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Showing posts from June, 2008

Block Rockin' Beats - Glutamate Excitation and GABA Inhibition

I'm currently reading Joseph LeDoux's excellent book "Synaptic Self" - I highly recommend it. Chapter 3 of the book - "The Most Unaccountable Machinery" - does a splendid job of covering the basic working mechanisms of neurons, axons, dendrites and synapses, as well as the history behind some of the most important discoveries in neurobiology. The section covering inhibition was particularly enlightening for me, so I'd like to use this post to capture the key points on inhibition and the roles of Glutamate and GABA.
In a previous post (Neurotransmitters - molecular messages), the following definition of GABA was quoted from another excellent (and free!) book: "Discovering the Brain" by Sandra Ackerman: GABA (gamma-aminobutyric acid) often acts as a fast synaptic transmission inhibitor. Unlike dopamine or serotonin, which have diverse roles, GABA consistently acts as an “off” signal; the cerebellum, retina, and spinal cord all use this trans…

This is Spinal Tap - Dendritic Spines

The picture at right is truly amazing. It overlays three color-coded images of dendritic spines in a living mouse's brain, collected 45 minutes apart. White regions indicate stable dendritic segments. Green shows spines that retracted and red shows spines that sprouted during the observation period.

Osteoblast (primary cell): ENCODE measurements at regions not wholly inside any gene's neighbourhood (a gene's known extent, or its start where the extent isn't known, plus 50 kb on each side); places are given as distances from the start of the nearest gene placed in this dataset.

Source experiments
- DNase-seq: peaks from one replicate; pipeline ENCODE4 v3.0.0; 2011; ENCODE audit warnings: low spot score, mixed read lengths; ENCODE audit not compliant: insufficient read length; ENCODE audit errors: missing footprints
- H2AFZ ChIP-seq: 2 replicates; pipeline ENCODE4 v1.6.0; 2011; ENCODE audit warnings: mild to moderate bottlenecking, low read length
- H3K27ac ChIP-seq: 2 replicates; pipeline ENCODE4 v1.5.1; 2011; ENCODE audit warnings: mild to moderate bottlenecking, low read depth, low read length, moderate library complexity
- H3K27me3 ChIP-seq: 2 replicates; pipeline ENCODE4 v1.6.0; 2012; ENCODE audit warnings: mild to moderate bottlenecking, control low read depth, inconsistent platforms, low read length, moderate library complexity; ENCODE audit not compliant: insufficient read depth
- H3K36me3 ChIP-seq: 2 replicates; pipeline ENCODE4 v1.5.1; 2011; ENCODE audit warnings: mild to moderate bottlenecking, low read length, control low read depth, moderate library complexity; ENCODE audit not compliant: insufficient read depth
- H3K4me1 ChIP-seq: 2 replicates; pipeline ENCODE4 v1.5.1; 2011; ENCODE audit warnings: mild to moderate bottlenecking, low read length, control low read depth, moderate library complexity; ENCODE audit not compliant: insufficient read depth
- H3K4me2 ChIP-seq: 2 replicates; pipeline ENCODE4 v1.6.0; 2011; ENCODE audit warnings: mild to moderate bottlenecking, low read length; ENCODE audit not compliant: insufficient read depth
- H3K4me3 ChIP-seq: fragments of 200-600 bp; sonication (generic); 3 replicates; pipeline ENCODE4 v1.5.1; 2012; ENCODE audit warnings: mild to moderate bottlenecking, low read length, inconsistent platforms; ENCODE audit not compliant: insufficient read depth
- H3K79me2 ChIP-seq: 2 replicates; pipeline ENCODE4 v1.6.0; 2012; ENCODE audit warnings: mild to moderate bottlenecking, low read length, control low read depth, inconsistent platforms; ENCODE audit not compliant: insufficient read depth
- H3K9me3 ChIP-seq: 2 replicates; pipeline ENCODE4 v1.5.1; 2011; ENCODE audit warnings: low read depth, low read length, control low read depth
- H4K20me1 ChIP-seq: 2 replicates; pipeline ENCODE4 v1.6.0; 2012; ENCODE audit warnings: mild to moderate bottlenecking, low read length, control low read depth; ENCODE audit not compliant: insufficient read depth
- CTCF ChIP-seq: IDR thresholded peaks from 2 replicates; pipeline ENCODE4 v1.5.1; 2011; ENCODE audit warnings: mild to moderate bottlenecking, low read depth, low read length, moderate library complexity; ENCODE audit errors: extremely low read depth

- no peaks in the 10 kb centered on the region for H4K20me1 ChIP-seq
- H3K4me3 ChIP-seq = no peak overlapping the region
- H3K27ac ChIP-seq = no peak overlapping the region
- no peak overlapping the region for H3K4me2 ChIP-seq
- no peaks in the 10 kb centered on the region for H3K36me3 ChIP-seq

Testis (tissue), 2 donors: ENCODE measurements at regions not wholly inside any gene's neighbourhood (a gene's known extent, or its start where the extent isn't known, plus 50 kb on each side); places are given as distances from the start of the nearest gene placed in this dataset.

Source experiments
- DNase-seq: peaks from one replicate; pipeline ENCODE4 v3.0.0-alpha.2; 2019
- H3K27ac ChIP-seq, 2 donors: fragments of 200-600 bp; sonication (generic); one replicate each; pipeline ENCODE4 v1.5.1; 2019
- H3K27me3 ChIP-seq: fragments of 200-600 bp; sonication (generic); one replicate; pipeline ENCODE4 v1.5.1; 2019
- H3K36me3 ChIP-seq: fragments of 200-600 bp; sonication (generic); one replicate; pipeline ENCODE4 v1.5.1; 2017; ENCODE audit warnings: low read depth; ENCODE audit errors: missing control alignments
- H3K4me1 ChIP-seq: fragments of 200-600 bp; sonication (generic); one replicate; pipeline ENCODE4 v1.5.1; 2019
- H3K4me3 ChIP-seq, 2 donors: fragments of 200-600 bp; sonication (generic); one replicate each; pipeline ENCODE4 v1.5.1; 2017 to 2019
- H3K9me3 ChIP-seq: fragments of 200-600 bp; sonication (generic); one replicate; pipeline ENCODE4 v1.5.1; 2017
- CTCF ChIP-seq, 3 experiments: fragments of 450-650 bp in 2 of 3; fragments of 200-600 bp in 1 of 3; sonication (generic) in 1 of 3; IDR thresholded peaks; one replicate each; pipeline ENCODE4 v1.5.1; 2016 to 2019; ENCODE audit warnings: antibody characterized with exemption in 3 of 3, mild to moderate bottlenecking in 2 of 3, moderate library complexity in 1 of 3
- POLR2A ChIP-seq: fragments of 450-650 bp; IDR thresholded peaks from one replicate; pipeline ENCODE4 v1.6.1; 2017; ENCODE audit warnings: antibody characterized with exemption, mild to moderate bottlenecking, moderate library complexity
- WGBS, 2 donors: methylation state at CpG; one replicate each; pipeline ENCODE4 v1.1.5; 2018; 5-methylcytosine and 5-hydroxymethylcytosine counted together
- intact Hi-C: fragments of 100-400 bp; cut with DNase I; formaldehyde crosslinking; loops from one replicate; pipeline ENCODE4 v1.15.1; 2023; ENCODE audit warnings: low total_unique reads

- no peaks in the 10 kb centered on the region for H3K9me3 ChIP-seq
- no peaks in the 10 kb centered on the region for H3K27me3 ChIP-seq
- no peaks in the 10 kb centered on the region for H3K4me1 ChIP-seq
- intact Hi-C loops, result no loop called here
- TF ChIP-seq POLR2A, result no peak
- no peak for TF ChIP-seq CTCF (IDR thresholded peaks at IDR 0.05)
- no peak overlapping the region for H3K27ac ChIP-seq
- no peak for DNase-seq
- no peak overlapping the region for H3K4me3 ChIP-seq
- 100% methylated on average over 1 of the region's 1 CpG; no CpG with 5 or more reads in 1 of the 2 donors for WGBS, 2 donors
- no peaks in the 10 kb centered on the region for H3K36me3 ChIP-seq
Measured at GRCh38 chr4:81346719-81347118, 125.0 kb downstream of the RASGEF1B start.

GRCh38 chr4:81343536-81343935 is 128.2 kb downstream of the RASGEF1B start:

From A New Window to View How Experiences Rewire the Brain: Howard Hughes Medical Institute researchers have developed sophisticated microscopy techniques that permit them to watch how the brains of live mice are rewired as the mice learn to adapt to new experiences.

Their studies show that rewiring of the brain involves the formation and elimination of synapses, the connections between neurons. The technique offers a new way to examine how learning can spur changes in the organization of neuronal connections in the brain.
“Our first observations of the large-scale structure of neurons, their axons and dendrites, revealed that they were remarkably stable over a month.” Dendrites a…

Actin Lessons Part II: Memorabilia

Recall from the previous post, that when a neuron's axon fires repeatedly the relevant genes (in that neuron) turn on, and the synapses that are holding the short-term memory when the synapse strengthening proteins find them, become, in effect, tattooed (from Making Memories Stick by R. Douglas Fields)

It appears that this 'tattooing' process involves enzymes that cause actin to change the shape of the synapse, broadening it so that more receptors can be brought into play. Much progress has been made in the past 10 years or so to understand the details of what is going on.

From ScienceDaily (Jun. 14, 2004): Neuroscientists at the Picower Center for Learning and Memory at MIT show for the first time that storage of long-term memories depends on the size and shape of synapses among neurons in the outer part of the brain, the cerebral cortex.
When an experience or a fact is repeated enough or elicits a powerful emotional response, it shifts from short- to long-term memory. …